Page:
Social Justice Democrats: A Professional’s Party Unconcerned about Dollars and Cents

Protestors raising their arms and holding banners at a black lives matter protest

What is the Democratic Party? The party of the working class? Of Labor Unions and Small Time Farmers? Of kitchen table economics and family bills?

Courtesy of the Wall Street Journal

The Democrats used to brand themselves as the Party of the common man (or person, as the times changed). Their voter rolls showed that it was true. They appealed to African Americans in the inner city, Mexican immigrants in California fields, and white farmers in Iowa. It was a broad coalition, united principally around making sure that a family could own a roof over their heads and put food on the table; every American was owed basic economic dignity.

But as the decades wore on, a new dimension began to take center stage for the Democratic Party. Whether by design or by happenstance, Institutional Democrats began to champion a wealth of progressive social and cultural issues: LGBTQ+, Racial and Gender Equity, Abortion Access. All became fundamental issues of the Democratic Party Platform. Where the greatest conformity of ideology exists in the Democratic Party (both grassroots and establishment) isn’t in tax plans, or Healthcare reform, or Trade Deficits but in the new and rapidly evolving social justice progressive orthodoxy.

Economics has largely been traded away for culture. A candidate can be a Democrat and friendly to Big Businesses, but they cannot oppose a women’s right to abortion or the principle of marriage equality.

But these principles are not the principles of the economically impoverished: The Farmer in Ohio, the High School Factory Worker, the Sharecropper in California. These are largely the principles of the well to do and highly educated: The Silicon Valley Techy, the College Organizer, the Work from Home Professional. While the economically weak may often lean favorably towards social progressivism, they do not feel the compulsion to put pronouns in their Bios. They probably don’t even know or care what a Bio even is.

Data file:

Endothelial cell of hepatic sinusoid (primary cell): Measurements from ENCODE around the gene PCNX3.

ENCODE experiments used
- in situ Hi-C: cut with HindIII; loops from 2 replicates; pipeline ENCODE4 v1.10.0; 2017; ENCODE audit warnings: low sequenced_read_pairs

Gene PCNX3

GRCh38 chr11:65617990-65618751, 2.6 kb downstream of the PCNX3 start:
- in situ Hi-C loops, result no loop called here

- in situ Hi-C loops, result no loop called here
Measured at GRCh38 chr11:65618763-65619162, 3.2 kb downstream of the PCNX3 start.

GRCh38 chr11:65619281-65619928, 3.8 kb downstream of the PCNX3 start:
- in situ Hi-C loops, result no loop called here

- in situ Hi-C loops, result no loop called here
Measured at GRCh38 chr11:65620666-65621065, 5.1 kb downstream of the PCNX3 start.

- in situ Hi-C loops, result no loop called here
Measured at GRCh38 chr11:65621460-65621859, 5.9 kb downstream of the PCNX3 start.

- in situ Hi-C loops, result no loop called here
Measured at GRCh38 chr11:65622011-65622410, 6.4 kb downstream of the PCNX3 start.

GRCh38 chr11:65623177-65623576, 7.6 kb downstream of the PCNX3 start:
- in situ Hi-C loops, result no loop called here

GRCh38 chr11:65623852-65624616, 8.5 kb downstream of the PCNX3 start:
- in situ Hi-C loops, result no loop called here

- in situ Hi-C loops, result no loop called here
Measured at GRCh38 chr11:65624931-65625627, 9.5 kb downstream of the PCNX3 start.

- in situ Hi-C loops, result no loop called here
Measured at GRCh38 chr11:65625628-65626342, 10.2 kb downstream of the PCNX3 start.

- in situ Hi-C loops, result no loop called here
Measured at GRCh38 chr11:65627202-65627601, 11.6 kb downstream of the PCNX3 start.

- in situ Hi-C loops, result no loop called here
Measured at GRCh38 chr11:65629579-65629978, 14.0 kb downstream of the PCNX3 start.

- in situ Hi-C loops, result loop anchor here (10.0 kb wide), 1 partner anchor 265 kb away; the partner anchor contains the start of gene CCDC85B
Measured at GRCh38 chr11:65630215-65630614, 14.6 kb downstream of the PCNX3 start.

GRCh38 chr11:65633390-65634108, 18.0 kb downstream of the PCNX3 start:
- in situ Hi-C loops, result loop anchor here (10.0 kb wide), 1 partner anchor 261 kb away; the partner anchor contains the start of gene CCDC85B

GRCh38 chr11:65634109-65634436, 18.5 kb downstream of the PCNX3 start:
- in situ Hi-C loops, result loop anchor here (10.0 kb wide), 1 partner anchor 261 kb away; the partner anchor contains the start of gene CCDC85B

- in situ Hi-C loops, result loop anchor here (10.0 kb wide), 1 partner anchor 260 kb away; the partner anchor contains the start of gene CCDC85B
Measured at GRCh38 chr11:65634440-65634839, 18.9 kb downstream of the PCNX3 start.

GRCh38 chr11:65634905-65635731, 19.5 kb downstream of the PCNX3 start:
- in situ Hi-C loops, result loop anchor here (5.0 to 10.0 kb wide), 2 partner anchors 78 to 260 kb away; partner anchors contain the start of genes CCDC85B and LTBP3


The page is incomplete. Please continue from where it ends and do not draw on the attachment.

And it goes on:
In ideology and constituency, the Democratic Party evolved (and still is evolving) from the party of kitchen table economics to Ivy League Social Justice. Economically Progressive measures like Medicaid for All, Debt Relief (of all kinds), Progressive Taxation, Anti-Trust suits, Trade Barriers, Universal Basic Income, are all just window dressing and lip service to a bygone past. Real action and movement are taken on Social Justice: the expansion of Abortion Rights, the fervent defense of Marriage Equality, the immediate support behind Defunding the Police.

This, of course, benefits the Democratic Party Structure greatly. While there is still the façade of economic progressivism in place, behind the scenes, the Party is largely Pro-corporate in nature. It is why most major corporations and their suburban college educated professional class give the bulk of their contributions to Democrats. The economic bite will be almost nonexistent, while they will have their core social progressive issues taken care of.

Courtesy of the Wall Street Journal

Across the nation, the people have begun to take notice of the ongoing realignment in the Democratic Party and adjust their vote accordingly. Democrats have gone from losing the college educated vote from 76 to 24 to dominating it by 84 to 16. In terms of income it has switched from losing 91 to 9 to winning by a sound 57 to 43. It bears out in the County by County Electoral Map, where Democrats have been almost totally isolated and corralled into major metro areas where they dominate in raw numbers and percentages. It bears out in the Democratic Party shedding huge numbers of economically impoverished minority voters while making large gains in college educated suburbia.

The Democratic Party, in its platform, its actions, and its constituency, is evolving into the Professional’s Party, an Upper Class Party of the Economic and Educational Elite focused on the moral demands of Social Justice, uncaring of the lower classes concerns over crass finance.

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